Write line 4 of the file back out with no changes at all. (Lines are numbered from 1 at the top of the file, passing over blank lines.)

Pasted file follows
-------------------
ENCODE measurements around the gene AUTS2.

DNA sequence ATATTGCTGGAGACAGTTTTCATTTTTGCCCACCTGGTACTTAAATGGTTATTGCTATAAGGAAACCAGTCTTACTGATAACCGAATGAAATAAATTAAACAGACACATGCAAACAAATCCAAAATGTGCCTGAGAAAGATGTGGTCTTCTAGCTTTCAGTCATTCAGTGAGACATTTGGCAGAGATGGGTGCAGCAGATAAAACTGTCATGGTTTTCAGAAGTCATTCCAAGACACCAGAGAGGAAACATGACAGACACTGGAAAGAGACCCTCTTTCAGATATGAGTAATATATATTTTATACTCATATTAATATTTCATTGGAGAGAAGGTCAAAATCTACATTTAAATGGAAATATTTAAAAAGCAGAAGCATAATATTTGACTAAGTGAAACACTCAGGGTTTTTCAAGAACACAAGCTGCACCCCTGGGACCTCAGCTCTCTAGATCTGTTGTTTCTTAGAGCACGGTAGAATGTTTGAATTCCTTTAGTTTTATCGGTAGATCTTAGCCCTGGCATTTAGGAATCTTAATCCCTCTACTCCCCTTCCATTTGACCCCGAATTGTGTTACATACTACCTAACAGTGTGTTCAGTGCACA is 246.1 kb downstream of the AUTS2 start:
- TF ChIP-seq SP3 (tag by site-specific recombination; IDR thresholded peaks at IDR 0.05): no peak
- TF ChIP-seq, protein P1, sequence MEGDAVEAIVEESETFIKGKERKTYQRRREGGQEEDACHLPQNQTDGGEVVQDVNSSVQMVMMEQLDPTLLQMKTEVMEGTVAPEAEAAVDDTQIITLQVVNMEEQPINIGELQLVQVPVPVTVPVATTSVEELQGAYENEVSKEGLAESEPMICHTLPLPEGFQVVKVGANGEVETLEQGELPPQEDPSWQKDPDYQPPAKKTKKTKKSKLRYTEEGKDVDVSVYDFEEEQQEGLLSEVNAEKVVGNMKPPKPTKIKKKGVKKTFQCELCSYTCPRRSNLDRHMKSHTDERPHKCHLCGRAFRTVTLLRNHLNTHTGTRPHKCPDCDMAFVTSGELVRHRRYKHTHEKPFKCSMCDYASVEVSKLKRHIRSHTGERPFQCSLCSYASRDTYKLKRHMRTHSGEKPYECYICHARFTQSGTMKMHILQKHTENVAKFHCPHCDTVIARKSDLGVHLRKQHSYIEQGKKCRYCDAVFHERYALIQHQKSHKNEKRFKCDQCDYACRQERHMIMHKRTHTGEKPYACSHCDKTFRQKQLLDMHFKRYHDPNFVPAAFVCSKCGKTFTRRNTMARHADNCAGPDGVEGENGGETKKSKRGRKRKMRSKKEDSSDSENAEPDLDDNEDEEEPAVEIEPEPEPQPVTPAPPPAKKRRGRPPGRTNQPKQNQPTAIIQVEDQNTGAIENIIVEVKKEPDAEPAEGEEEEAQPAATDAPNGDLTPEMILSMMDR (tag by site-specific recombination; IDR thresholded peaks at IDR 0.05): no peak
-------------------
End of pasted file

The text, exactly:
- TF ChIP-seq, protein P1, sequence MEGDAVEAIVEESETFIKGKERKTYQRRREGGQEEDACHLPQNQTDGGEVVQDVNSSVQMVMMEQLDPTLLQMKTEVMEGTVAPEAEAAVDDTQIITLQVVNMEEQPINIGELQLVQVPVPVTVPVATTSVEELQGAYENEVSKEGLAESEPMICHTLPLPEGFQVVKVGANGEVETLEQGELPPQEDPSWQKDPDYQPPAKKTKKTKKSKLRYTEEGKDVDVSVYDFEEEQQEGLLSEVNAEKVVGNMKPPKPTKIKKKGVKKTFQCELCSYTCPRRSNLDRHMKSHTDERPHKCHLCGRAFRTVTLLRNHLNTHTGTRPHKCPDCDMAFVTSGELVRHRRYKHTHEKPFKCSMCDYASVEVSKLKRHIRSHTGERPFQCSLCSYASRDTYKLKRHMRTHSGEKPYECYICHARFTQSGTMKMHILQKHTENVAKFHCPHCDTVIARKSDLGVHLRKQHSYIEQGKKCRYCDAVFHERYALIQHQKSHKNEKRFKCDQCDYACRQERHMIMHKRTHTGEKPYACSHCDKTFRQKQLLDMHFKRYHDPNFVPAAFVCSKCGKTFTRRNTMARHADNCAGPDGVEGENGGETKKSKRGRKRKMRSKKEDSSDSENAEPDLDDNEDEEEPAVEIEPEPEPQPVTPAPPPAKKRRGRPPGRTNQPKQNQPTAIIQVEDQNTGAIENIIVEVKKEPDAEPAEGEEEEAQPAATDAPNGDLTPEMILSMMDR (tag by site-specific recombination; IDR thresholded peaks at IDR 0.05): no peak